Preventing Shingles in Patients with Rheumatoid Arthritis

Jennifer Barrett, Assistant Editor
Published Online: Friday, September 1st, 2017
The live varicella-zoster vaccine can effectively prevent shingles in rheumatoid arthritis patients starting treatment with the drug tofacitinib, according to results of 2 recently-published studies in Arthritis & Rheumatology.

Patients who received the shingles vaccine several weeks prior to the start of treatment for arthritis with tofacitinib demonstrated robust immune responses that were sustained even after the start of treatment.
The researchers conducted 2 studies to evaluate the effects of the shingles vaccine in patients with arthritis. In one study, 112 patients with active rheumatoid arthritis were vaccinated and then randomly assigned to receive either tofacitinib or a placebo, initiated 2-3 weeks after the vaccination.1 The researchers noted that patients treated with tofacitinib had similar or even higher immune responses to the vaccine compared with patients treated with placebo.
However, the only patient who did not have varicella in the past experienced disseminated varicella infection after starting tofacitinib. The researchers noted the importance of using the vaccine for patients who have have previously had varicella.  
In the second study, the researchers examined whether concomitant use of conventional synthetic disease-modifying antirheumatic drugs (csDMARDs) or corticosteroids increased the risk of shingles.2 The researchers analyzed 19 clinical trials involving 6192 patients with rheumatoid arthritis. Shingles rates were lowest in patients who were taking tofacitinib without csDMARDs and/or corticosteroids.
Overall, the researchers concluded that vaccinating patients with rheumatoid arthritis and eliminating corticosteroids and csDMARDs could help lower their shingles risk.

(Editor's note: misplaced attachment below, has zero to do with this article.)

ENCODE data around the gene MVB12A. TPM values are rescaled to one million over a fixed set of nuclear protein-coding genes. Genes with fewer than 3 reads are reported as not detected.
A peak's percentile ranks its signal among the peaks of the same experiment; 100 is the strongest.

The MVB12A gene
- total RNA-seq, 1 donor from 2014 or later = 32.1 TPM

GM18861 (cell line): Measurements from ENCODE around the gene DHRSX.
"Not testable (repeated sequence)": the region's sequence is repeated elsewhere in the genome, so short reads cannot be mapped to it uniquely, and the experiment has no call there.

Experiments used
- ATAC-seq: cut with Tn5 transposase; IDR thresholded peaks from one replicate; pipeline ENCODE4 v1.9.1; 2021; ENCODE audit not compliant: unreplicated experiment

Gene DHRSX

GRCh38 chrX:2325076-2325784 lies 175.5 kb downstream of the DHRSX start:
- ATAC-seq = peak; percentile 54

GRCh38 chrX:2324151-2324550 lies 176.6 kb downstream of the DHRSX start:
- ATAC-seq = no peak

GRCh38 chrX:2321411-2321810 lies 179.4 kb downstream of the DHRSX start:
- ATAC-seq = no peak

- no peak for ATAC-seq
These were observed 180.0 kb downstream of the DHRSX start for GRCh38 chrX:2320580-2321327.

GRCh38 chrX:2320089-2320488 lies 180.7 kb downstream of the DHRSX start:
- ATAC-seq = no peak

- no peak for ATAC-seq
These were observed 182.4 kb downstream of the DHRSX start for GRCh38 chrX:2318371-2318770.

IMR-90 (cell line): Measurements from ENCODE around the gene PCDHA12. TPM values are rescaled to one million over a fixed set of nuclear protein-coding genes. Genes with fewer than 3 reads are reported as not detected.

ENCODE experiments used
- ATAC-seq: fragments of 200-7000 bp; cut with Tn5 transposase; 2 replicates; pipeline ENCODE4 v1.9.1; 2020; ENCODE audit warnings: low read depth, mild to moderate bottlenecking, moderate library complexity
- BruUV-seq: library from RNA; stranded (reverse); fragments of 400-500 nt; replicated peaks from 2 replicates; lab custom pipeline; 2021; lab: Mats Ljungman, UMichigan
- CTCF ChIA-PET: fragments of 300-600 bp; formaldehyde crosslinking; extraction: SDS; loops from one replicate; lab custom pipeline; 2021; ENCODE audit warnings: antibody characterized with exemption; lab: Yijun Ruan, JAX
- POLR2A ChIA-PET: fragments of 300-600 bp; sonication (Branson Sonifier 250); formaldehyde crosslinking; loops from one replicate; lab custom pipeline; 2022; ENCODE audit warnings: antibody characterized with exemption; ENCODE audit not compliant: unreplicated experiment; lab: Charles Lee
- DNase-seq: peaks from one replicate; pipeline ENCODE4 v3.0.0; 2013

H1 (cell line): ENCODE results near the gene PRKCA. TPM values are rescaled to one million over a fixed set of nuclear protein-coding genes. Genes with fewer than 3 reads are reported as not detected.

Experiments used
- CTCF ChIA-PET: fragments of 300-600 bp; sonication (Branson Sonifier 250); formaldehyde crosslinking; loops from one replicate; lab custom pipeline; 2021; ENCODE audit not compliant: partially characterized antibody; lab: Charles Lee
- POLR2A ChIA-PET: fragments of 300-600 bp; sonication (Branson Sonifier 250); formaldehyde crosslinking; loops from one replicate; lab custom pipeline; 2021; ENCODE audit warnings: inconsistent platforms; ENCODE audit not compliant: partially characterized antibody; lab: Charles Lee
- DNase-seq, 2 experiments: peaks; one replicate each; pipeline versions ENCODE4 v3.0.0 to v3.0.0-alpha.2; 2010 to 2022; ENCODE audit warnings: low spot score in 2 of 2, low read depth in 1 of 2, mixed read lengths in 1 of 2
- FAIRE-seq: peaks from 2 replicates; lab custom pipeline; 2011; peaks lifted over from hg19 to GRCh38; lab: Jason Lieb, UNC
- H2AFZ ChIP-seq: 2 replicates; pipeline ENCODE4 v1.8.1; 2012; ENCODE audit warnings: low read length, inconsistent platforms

1.     Winthrop KL, Wouters A, Choy E, et al. The safety and immunogenicity of live zoster vaccination in rheumatoid arthritis patients before starting tofacitinib: a randomized phase 2 trial. Arthr Rheumatol. 2017. doi: 10.1002/art.40187
2.     Winthrop KL, Curtis JR, Lindsey S, et al. Herpes zoster and tofacitinib: clinical outcomes and the risk of concomitant therapy. Arthr Rheumatol. 2017. doi: 10.1002/art.40189

Current Issue

The Educated Patient

Bethany Rettberg, NPC
Practitioners should get a detailed medical history and conduct a thorough physical to treat sinus infections.
Jennifer L. Hofmann, MS, PA-C
Providing them with advice can improve control of the disease and reduce hospitalizations, morbidity, and unscheduled health care visits.
Emily C. Hayes, PharmD Candidate
Colds, coughs, and a relentless influx of sick patients in retail health clinics keep the health care providers who work there very busy.
Kristen Marjama, DNP, APRN-BC
Although the rate of foot and leg amputation has greatly declined over the past 2 decades, increasing awareness for macrovascular and microvascular complications of diabetes is essential because diabetes is the leading cause of lower-limb amputations in the United States.
$vacMongoViewPlus$ $vAR$
Contemporary Clinic
MJH Associates
American Journal of Managed Care
MD Magazine
Pharmacy Times
Specialty Pharmacy Times
Targeted Oncology
About Us
Contact Us
Terms & Conditions
Pharmacy Healthcare & Communications, LLC
2 Clarke Drive
Suite 100
Cranbury, NJ 08512
P: 609-716-7777
F: 609-257-0701

Copyright Contemporary Clinic 2019
Pharmacy Healthcare & Communications, LLC. All Rights Reserved.